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Colman Walsh is the owner and founder of UXTraining.com, a specialist provider of user experience design training. More about Colman

A Guide To Simple And Painless Mobile User Testing

The incredible growth of mobile and the proliferation of mobile devices has made the UX designer’s job more challenging and interesting. It also means that user-testing mobile apps and websites is an essential component of the UX toolkit. But unlike the desktop environment, no out-of-the-box software packages such as Silverback or Camtasia are specifically designed to record mobile usability tests. Even if you’re not developing a mobile app, chances are that a large proportion of your website traffic is coming from mobile. Running regular mobile usability tests is the only way to gauge how well this channel is working for your customers.

The incredible growth of mobile and the proliferation of mobile devices has made the UX designer’s job more challenging and interesting. It also means that user-testing mobile apps and websites is an essential component of the UX toolkit.

But unlike the desktop environment, no out-of-the-box software packages such as Silverback or Camtasia are specifically designed to record mobile usability tests.

Further Reading on SmashingMag:

Even if you’re not developing a mobile app, chances are that a large proportion of your website traffic is coming from mobile. Running regular mobile usability tests is the only way to gauge how well this channel is working for your customers.

A bit of hacking is required. And, after years of experimentation, we think we’ve figured out the best hack available yet. If you want to test iPhone or Android experiences, this solution is simple, cost-effective and high quality.

The Old Hack: Wires And Duct Tape

In days gone by, we used a “sled” to mount a smartphone and camera into a position where we could record what users were doing on screen. (To create the sled, we bought some acrylic in a hardware store and bent it into shape over a toaster. Fun.)

We attached a webcam to the sled with duct tape and mounted the phone with tape and some velcro strips. Looking back, the device was pretty crude. It wasn’t a natural experience for users, who would often cradle the phone in two hands to keep the sled steady.

Smartphone on a sled
A user with smartphone and camera mounted on a sled. (View large version)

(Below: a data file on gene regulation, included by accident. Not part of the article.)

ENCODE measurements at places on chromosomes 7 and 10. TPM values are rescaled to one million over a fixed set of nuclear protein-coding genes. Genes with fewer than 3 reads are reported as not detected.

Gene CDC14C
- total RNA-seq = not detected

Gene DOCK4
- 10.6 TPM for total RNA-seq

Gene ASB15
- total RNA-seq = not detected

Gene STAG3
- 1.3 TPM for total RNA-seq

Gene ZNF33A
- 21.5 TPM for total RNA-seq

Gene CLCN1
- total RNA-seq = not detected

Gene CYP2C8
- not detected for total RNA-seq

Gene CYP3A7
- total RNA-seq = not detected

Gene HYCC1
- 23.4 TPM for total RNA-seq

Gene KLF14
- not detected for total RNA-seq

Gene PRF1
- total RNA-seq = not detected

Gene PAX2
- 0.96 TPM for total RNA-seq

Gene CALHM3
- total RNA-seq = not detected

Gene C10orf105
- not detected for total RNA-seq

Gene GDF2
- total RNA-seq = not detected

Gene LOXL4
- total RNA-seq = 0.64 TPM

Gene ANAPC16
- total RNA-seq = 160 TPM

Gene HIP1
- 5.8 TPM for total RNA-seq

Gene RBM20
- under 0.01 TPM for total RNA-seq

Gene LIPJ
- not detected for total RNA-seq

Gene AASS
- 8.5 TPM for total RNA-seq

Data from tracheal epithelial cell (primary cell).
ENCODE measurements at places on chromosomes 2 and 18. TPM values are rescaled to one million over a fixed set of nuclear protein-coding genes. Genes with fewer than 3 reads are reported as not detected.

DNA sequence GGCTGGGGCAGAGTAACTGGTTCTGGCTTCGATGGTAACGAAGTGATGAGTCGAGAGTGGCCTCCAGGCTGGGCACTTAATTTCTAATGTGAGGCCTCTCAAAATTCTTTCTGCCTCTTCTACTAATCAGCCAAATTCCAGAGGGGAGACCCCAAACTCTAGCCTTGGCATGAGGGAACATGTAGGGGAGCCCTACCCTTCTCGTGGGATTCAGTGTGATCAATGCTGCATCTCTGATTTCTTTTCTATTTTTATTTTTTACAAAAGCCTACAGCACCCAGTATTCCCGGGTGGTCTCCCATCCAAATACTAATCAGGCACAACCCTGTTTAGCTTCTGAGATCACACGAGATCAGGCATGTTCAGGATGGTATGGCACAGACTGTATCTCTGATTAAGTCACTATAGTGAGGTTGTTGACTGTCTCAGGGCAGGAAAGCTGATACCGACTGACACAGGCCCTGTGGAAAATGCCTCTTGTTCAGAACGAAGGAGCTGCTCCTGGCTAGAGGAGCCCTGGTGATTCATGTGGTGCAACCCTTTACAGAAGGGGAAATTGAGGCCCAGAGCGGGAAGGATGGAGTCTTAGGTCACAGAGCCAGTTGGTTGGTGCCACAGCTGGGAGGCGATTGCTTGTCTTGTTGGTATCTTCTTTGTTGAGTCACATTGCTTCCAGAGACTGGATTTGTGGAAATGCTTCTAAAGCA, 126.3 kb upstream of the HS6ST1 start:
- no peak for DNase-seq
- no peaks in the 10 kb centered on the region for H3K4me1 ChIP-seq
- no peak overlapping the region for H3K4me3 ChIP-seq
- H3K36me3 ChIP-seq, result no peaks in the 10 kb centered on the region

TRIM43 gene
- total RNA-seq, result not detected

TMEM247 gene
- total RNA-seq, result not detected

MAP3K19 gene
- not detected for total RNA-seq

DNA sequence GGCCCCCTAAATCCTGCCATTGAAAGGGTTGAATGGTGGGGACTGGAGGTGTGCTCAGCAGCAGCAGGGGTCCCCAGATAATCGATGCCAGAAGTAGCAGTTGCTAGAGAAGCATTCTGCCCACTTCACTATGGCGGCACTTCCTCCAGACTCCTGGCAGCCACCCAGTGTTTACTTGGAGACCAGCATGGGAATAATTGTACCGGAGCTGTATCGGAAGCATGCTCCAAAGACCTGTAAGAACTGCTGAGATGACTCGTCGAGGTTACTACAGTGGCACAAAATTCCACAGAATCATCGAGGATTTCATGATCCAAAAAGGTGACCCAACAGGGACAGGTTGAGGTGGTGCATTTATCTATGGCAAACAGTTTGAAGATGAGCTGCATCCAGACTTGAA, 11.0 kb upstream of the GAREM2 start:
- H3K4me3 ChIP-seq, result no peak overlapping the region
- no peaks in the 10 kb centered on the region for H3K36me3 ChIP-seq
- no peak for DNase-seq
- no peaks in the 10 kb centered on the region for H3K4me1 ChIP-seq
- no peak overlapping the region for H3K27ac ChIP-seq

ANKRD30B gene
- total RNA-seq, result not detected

Technically, it wasn’t reliable. Because we were using two cameras on one laptop (the camera on the sled and the laptop’s built-in camera), we had to have two camera apps open at the same time. This led to flaky performance. Either setting it up would be a stressful time or we’d get a blackout in the middle of a test — or, often, both.

And there were other issues, such as screen glare and camera focus. Overall, it was time-consuming to set up, with unreliable performance and a suboptimal testing environment. It was particularly stressful if clients were around, but it was the best solution we knew at the time.

A Better Way: Wireless

Ideally, testing equipment and software should be invisible to the users. We want as natural an environment as possible, just the users and their smartphones — no wires, sleds, cameras or duct tape.

For the UX team, the focus should be on learning and insight. We don’t want to be sweating over the setup or worrying about blackouts.

I’d like to introduce you to a simple setup that achieves all of these goals. It allows the UX team to focus on what really matters, and lets users focus on their phones. And it’s so reliable that we regularly use it in front of clients and during our training classes.

We’ll focus here on testing usability on smartphones, using a MacBook as the recording device. But the approach works with Windows PCs, too.

Wireless testing is more natural
Wireless testing is more natural. (View large version)

Step 1: Install Software

The magic ingredient in this setup is Apple’s wireless AirPlay technology. This is the software that lets you stream music or videos wirelessly to an Apple TV.

So, the first software you’ll need to buy (for $15) and install is Reflector, which converts your laptop into an AirPlay receiver, just like an Apple TV. This allows us to mirror the user’s smartphone screen onto the laptop: Whatever is on the user’s smartphone will also be seen on the laptop.

Now we have a scenario in which we don’t need an external camera to record the user’s smartphone screen. We just need screen-capturing software to record the smartphone on the laptop. My personal favorite is ScreenFlow ($99), for two reasons. It’s reliable, and it uses the laptop’s camera to record the user’s face during the session, an essential component of any usability test.

Step 2: Set Up Monitor